WICHITA, Kan. (KSNW) – Pam Welch’s home yoga studio is where some come to find their zen.

After dealing with a stressful corporate job and struggles with her own fertility, the Andover yoga instructor got into yoga. Welch left work and returned at age 40, doing yoga once a week. Six months later, she and her husband got pregnant on their own.

“I can tell you if I hadn’t found yoga, I probably would have had a stroke by now or road rage. I mean, I was just so stressed and busy all the time. And yoga truly saved my life,” Welch said.

According to Johns Hopkins, yoga can assist in strength, balance, flexibility, pain relief, heart health and energy levels among other benefits.

Welch teaches restoration yoga, using blankets, pillows and yoga blocks to put yogis in restorative positions, which trigger a relaxation response from the body. Reducing stress can make the body a better environment for overall health, she says. Typically something covers their eyes, so light isn’t a distraction.

“One of the conditions of relaxation is darkness because there’s a part of your brain that when it gets light, thinks you should be doing something,” Welch said.

She describes restorative yoga as doing nothing but intentionally. Often, she will get her clients to agree to start small and work their way up. Welch recalls one particularly stressed-out client that could not sit still, lasting about five seconds before twitching.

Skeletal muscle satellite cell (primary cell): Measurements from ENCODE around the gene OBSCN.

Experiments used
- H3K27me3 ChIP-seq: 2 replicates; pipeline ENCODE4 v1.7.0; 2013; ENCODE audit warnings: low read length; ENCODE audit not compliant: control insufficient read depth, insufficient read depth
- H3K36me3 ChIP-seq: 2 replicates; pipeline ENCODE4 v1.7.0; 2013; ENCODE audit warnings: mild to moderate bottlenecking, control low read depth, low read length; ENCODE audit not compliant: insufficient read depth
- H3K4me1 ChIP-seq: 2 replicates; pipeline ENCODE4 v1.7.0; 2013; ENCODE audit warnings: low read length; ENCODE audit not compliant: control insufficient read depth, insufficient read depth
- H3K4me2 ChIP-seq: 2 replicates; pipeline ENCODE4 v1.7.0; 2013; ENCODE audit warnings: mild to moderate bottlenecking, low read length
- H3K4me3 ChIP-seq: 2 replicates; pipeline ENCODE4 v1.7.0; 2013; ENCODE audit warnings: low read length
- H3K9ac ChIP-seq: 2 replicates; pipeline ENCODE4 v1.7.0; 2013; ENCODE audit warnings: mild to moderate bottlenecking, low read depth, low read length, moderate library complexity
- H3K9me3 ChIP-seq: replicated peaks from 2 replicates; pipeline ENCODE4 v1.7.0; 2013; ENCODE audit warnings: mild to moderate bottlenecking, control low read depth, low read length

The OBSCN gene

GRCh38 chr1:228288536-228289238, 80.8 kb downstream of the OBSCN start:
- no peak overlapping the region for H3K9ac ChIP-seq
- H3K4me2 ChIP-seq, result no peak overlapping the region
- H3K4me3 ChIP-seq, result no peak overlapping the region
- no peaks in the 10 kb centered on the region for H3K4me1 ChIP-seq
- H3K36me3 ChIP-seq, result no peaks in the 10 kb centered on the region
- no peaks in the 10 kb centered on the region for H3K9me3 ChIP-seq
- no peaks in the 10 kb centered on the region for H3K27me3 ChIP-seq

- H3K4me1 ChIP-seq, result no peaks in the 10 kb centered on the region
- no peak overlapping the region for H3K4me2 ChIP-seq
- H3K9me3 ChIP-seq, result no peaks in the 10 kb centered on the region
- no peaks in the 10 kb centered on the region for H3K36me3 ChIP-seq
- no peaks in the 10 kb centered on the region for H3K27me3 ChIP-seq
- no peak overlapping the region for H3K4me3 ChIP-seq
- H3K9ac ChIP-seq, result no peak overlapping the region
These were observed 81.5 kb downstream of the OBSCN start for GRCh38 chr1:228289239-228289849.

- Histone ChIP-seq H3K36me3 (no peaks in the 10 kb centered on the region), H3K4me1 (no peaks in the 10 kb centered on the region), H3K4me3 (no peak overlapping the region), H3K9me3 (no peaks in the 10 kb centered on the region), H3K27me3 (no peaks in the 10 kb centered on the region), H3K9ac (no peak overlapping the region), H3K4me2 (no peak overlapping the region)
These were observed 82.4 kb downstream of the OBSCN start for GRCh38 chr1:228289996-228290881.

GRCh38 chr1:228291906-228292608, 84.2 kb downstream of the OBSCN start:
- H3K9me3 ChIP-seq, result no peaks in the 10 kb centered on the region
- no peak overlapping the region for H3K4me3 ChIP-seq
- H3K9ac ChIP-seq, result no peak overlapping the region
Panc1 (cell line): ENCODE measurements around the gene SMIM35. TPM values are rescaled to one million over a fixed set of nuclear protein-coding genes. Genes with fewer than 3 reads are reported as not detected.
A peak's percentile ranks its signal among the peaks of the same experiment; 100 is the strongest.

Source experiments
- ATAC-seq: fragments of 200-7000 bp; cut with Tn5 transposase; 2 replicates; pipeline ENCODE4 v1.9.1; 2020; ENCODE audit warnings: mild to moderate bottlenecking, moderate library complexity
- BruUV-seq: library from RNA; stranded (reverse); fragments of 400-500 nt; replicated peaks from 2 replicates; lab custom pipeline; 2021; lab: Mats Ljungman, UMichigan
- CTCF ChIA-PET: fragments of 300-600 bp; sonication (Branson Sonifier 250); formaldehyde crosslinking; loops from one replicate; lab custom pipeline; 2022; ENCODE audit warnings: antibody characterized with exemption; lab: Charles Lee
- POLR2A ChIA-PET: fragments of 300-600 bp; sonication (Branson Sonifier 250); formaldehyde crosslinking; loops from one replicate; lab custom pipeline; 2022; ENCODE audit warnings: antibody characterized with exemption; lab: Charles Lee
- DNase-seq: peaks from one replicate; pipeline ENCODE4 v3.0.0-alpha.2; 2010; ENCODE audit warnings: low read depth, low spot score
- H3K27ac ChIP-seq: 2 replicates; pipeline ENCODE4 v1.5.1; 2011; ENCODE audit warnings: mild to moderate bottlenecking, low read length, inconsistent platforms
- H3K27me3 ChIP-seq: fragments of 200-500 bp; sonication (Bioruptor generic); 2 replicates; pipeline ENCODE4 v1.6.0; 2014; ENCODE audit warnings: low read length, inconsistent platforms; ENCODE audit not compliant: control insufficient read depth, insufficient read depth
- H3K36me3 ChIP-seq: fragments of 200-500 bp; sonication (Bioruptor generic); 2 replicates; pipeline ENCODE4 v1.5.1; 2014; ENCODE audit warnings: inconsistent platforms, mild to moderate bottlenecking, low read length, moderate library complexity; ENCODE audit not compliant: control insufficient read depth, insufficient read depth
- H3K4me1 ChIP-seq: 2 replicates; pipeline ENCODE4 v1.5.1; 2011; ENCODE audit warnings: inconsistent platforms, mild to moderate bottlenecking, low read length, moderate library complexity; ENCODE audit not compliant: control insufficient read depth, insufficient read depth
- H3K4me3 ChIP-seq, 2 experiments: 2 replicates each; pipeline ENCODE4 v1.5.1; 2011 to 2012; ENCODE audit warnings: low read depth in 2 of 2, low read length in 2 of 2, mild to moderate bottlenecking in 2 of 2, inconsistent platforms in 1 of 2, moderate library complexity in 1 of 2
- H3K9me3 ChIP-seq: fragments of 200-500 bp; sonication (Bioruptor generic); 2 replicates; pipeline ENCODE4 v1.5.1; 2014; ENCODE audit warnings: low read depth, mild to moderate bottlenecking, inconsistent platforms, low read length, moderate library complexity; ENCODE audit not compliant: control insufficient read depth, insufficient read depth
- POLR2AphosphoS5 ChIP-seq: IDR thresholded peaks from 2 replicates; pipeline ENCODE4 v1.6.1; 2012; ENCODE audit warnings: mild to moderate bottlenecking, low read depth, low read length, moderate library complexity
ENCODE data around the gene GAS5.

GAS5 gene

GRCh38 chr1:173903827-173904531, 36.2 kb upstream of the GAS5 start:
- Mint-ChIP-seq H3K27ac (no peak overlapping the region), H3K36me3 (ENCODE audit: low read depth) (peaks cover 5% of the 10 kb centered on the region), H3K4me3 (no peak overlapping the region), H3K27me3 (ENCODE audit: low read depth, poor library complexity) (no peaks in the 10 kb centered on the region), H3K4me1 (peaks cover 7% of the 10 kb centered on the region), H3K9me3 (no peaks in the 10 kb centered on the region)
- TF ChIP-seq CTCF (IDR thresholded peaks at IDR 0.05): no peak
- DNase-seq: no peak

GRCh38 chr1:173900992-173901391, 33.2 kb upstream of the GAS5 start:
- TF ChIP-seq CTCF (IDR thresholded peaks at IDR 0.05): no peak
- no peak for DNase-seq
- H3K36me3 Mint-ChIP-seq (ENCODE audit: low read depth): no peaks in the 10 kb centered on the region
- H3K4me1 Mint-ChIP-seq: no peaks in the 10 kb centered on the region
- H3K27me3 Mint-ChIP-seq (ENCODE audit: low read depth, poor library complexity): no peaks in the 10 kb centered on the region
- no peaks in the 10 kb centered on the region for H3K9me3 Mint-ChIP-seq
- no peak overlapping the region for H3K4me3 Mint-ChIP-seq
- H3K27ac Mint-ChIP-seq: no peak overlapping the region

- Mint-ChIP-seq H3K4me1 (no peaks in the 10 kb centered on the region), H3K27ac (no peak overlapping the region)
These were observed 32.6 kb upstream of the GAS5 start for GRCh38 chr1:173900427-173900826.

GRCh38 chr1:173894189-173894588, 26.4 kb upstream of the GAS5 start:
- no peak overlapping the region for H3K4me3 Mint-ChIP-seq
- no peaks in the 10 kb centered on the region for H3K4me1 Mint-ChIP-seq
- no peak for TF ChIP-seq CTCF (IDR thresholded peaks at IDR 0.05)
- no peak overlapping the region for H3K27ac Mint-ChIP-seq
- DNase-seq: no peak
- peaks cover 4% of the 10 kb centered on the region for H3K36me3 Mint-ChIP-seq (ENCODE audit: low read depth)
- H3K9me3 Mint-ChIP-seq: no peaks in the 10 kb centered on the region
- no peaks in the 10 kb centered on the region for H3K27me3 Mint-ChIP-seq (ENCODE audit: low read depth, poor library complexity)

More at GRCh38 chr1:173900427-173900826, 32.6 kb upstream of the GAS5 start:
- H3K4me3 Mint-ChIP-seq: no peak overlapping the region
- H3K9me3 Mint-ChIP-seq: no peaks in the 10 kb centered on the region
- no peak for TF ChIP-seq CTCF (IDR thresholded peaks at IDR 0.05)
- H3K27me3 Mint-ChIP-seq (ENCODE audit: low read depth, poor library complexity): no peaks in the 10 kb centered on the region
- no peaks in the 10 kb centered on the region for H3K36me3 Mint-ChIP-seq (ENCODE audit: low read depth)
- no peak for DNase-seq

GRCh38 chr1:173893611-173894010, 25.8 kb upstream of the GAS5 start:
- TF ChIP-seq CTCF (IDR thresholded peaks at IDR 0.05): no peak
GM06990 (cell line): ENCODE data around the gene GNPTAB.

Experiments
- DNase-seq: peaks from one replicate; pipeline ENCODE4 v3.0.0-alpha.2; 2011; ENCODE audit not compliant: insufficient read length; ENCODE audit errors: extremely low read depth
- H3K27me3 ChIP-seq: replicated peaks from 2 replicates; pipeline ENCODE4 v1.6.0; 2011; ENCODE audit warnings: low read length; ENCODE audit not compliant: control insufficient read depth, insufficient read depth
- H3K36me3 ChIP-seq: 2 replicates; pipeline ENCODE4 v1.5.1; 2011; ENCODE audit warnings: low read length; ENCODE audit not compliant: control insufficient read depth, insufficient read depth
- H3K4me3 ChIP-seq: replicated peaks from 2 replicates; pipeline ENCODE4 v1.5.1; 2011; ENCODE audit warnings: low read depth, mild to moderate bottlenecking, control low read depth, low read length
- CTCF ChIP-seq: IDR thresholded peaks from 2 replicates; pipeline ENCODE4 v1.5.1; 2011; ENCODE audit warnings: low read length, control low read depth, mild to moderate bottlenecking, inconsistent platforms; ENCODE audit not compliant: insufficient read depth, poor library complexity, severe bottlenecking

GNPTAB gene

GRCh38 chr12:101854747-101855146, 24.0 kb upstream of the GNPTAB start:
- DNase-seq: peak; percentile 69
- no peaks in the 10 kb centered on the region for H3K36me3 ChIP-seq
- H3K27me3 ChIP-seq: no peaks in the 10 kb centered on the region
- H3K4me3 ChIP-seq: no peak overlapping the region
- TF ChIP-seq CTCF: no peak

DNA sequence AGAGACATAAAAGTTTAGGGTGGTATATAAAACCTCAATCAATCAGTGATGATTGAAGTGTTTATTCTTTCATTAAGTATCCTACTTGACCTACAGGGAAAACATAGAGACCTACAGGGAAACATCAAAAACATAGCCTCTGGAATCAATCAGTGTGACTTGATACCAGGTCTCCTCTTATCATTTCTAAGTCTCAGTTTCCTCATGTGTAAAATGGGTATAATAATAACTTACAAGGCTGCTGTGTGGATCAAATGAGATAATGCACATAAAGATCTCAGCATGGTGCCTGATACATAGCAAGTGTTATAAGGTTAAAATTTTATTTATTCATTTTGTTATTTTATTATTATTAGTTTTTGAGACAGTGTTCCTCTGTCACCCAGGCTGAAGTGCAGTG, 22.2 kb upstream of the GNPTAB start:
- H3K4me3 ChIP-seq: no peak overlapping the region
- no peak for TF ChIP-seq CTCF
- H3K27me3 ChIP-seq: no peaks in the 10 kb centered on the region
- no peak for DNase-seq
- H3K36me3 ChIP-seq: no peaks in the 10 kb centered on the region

“I knew if I said 20 minutes, she would think I was crazy. So I said 10 minutes a day of nothing. And she just looked at me. I said, ‘How about five?’ We finally agreed on three minutes…that’s how high-strung and busy she was,” Welch said.

The woman was able to successfully get pregnant sometime later. Welch began to investigate and create a “yoga for fertility” course based on her own struggles and what she learned.

Whether trying to conceive or heal another ailment, Welch believes in the power of doing nothing intentionally. She says sitting on the couch watching TV or scrolling your phone will not have the same effect.

“It really truly is life-changing. And, you know, immune system-boosting, which right now in this world is a beautiful thing,” Welch said.

Her practice, ZenDog Yoga, is named after an old friend: her late dog, Abby.

“When you would give her treats, she would try and bite you. And I’m like, ‘No, I need zen dog,” Welch recalls.

Abby has since passed on, and now Bodhi, a loveable rescue pup, sometimes makes his way to Welch’s studio.

There are many yoga studios in the Wichita area. Click here for a list.